Could epileptic seizures be a symptom of Alzheimer's disease? Discover why people who are living with Alzheimer's may be at an increased risk for seizures.
Could epileptic seizures be a symptom of Alzheimer’s disease? A recent study has found that patients with dementia have an increased risk of having a seizure at a younger age, as compared to people without dementia.
“There appears to be a mechanism at work that puts people living with dementia at higher risk and recurrence of all types of seizures,” said Maria C. Carrillo, Ph.D., chief science officer, Alzheimer’s Association. “While we continue our push to find treatments and preventions for Alzheimer’s and other dementias, doctors should be aware of how common seizures are in this population to better monitor and treat these individuals.”
The study conducted by researchers at the University of Cincinnati analyzed a large U.S. national managed care database which included more than 2.8 million individuals with and without dementia, age 60 and older. Those who had dementia had a 6.5 percent increased risk for seizures where the origin could not be determined.
How Seizures and Alzheimer’s Could Be Related
Abnormal electrical activity in the brain causes seizures and is not uncommon in later stage patients when the brain reaches the end stages of the disease. The most recent findings highlight the need for researchers to consider seizures at an earlier stage of dementia and understand if and how they are related to the disease.
“At the research level, we need additional studies to understand more about the shared mechanisms between epilepsy and Alzheimer’s that might help us better understand the impact seizures have on the brain in order to better treat both seizures and cognitive decline,” Carrillo added.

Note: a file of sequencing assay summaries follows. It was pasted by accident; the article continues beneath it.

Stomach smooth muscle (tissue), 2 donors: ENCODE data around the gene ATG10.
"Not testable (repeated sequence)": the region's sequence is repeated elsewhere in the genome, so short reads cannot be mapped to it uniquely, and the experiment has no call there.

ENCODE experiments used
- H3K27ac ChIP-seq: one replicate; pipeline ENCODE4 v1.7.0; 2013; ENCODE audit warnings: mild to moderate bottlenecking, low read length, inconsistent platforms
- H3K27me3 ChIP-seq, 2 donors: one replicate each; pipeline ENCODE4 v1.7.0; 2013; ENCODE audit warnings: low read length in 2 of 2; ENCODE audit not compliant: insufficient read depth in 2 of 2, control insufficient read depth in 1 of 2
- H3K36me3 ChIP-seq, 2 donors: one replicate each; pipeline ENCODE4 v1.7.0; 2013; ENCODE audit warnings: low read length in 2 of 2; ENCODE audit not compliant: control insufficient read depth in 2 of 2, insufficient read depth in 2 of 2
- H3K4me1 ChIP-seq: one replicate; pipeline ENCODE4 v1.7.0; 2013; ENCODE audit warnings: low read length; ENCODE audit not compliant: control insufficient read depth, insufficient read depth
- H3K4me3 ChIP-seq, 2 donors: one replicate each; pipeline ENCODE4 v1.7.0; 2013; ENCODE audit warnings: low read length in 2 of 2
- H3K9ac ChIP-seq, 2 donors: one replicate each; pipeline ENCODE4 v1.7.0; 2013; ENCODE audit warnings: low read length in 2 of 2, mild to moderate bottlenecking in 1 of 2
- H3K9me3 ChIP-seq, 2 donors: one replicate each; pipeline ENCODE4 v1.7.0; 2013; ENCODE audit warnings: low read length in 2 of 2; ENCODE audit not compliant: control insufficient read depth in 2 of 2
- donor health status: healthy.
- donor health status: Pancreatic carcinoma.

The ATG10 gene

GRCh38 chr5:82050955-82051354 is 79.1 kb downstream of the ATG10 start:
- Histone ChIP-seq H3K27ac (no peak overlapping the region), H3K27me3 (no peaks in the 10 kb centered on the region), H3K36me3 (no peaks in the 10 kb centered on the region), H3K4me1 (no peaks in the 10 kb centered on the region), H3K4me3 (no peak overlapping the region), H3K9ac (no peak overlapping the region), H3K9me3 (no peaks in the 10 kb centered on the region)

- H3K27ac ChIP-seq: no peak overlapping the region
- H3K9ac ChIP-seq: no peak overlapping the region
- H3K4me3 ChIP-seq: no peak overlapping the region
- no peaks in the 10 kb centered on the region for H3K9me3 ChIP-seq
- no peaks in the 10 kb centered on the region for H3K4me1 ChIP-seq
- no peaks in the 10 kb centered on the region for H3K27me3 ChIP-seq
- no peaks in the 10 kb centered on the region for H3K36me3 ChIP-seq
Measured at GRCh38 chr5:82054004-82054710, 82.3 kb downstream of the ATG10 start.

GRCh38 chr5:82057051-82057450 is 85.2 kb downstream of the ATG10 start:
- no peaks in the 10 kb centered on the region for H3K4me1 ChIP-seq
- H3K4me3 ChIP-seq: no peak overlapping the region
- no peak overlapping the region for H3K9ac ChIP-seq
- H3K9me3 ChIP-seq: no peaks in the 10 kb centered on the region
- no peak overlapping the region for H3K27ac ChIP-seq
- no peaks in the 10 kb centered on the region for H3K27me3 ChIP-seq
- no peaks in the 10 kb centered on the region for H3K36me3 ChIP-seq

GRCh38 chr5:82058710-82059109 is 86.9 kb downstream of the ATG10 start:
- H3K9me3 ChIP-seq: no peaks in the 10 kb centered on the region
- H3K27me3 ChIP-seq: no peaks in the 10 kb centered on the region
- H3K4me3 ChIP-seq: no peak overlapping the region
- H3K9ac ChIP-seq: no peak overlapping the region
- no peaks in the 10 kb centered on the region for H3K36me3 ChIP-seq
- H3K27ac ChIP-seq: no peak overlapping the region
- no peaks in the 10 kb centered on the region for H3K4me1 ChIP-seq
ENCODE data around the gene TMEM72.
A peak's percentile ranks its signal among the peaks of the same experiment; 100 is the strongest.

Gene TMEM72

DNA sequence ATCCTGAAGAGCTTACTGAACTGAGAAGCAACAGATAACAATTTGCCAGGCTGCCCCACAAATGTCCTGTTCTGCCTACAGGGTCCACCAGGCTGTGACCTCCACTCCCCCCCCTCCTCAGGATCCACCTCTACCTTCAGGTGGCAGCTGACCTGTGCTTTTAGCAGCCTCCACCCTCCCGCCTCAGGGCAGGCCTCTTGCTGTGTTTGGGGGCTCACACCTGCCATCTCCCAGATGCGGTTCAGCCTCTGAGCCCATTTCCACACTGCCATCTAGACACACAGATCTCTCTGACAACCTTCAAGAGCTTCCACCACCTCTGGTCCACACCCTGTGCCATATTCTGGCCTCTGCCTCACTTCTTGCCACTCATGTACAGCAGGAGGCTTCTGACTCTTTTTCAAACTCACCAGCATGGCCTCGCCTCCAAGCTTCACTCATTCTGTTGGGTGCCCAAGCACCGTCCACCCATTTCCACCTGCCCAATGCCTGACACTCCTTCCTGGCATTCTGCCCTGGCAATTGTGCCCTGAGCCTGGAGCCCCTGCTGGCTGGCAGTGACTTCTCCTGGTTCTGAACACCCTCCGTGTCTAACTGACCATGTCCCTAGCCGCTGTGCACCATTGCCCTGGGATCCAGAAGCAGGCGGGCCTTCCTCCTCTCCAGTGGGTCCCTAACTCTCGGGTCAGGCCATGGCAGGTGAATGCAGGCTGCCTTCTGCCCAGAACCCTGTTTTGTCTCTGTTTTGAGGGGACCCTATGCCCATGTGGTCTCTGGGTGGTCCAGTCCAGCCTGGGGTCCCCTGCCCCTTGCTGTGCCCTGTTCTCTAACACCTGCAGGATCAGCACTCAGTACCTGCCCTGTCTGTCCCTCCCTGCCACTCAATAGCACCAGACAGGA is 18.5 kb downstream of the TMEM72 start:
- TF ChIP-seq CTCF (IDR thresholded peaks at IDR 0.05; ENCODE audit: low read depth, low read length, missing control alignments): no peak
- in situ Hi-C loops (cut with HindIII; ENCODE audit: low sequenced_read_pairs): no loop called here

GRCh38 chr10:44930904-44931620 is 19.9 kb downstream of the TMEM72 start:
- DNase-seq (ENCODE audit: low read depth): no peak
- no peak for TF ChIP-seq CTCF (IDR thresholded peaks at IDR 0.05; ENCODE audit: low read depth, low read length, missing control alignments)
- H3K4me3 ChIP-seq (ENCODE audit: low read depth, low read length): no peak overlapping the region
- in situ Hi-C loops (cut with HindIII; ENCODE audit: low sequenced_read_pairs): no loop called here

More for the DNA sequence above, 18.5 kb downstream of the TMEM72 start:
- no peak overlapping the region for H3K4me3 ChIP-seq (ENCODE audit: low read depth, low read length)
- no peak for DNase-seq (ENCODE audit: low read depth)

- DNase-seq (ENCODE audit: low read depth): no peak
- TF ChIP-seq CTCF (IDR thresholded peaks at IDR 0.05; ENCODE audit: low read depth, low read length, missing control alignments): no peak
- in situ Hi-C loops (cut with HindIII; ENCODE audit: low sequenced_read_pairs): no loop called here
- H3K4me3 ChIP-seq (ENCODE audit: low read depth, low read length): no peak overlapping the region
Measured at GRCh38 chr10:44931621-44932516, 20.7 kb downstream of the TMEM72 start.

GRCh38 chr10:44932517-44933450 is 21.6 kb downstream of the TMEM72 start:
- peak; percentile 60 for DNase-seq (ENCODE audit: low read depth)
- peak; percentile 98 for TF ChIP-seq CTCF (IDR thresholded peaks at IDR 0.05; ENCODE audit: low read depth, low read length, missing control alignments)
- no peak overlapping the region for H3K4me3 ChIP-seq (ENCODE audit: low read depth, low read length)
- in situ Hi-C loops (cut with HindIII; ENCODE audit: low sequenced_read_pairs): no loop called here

Frequency of Seizures in Alzheimer’s Patients
Data from over 20,000 people found the presence of active seizures were higher in persons with Alzheimer’s, according to another study that was conducted by the German Center for Neurodegenerative Diseases. The longer that individuals had been living with Alzheimer’s, the higher the risk for having a seizure and the earlier the seizures, the more severe memory problems, the study found.
“People with Alzheimer’s are at increased risk for seizures, in particular in more advanced stages of the disease, and they have an exceptionally high recurrence risk,” said Jonathan Vöglein, M.D., Ludwig-Maximilian University of Munich. “The high recurrence risk and potentially negative consequences of seizures suggest that individuals with Alzheimer’s should be treated with anti-epileptic drugs after their first seizure.”